Worcestershire A&E units 'inadequate' on patient waits
Two Accident and Emergency units in Worcestershire have been rated "inadequate" after inspectors found patients waiting on trolleys for treatment for too long.
The Care Quality Commission (CQC) visited Worcestershire Royal and Alexandra Hospital in December and found their A&Es "overwhelmed".
It also criticised delays in assessing patients arriving by ambulance.
A trust spokesman apologised for waits experienced by patients.
However, during an unannounced visit in December inspectors found "people waited too long for assessment" and were "treated on corridors too frequently".
They also said consultant cover failed to meet national guidelines.
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Chief hospital inspector Prof Ted Baker said some ambulance patients at Worcestershire Royal "waited over three hours" for treatment with the longest wait for a bed at almost 24 hours.
The watchdog said prior to its inspection it was informed about a patient who died following delays in handing them over to hospital staff.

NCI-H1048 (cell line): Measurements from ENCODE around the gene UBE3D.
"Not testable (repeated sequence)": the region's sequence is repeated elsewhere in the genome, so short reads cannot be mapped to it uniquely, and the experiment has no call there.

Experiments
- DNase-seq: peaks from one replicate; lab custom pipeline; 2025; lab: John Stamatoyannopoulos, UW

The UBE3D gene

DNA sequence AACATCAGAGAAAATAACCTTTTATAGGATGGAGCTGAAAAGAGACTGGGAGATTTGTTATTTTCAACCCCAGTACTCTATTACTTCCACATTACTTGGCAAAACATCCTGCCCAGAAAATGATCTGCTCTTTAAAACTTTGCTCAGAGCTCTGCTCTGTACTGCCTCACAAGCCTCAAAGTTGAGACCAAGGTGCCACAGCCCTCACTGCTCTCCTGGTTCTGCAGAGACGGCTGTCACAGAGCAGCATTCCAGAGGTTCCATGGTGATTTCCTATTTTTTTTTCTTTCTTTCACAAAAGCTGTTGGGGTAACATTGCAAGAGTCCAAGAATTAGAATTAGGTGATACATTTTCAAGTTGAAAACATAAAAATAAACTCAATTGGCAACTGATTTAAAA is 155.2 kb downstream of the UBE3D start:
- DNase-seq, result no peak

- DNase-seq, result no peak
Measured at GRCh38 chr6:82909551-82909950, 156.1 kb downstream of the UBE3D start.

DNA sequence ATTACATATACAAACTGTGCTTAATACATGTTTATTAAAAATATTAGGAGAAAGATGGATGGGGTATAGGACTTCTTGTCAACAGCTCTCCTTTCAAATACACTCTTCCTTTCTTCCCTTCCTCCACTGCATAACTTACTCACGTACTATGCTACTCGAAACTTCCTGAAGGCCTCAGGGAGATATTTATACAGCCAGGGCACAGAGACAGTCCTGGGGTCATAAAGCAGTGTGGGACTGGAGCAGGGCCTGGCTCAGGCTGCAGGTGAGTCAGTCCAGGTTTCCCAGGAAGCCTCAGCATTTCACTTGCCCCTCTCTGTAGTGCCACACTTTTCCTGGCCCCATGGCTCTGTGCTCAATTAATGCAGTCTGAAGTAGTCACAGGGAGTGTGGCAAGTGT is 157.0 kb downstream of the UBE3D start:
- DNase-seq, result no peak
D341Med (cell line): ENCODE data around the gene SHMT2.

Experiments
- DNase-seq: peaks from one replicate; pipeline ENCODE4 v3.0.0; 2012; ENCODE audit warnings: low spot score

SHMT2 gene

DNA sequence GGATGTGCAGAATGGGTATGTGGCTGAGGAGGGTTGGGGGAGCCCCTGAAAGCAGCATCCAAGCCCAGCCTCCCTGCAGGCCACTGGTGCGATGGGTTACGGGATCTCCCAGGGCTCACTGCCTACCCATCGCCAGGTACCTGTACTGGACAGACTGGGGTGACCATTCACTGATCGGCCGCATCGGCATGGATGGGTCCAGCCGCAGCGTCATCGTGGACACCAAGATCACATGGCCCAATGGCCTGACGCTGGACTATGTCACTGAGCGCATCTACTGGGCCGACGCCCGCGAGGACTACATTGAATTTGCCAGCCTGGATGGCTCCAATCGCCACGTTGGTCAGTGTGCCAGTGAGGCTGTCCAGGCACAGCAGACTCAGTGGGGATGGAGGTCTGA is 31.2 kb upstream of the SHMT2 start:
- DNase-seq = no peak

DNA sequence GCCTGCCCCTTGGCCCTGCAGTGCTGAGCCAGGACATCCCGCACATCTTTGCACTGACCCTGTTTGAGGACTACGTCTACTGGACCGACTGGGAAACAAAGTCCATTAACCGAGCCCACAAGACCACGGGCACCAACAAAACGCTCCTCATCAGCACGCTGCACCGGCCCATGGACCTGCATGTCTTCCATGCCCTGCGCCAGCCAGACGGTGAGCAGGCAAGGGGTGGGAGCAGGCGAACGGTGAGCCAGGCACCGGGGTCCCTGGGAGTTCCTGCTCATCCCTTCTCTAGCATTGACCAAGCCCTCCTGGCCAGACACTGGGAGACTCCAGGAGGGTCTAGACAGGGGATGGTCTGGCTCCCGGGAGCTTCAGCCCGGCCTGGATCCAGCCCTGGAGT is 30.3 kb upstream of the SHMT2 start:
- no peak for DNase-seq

The investigation into that incident is ongoing.
Overcrowding was the CQC's "biggest concern" in Alexandra Hospital's A&E, with the department's layout leading to queuing in corridors, Prof Baker said.
He stated it became "overwhelmed quickly, posing a risk to patient safety".
The watchdog said it had raised these issues with the trust in 2015 but found the response "insufficient".
However, inspectors said they had seen "professional and caring staff" even while "working under pressure" at both hospitals.
Matthew Hopkins, chief executive of the trust, apologised for the waits, which he recognised occurred "despite the enormous efforts of staff", adding that the trust was "absolutely committed" to improving.
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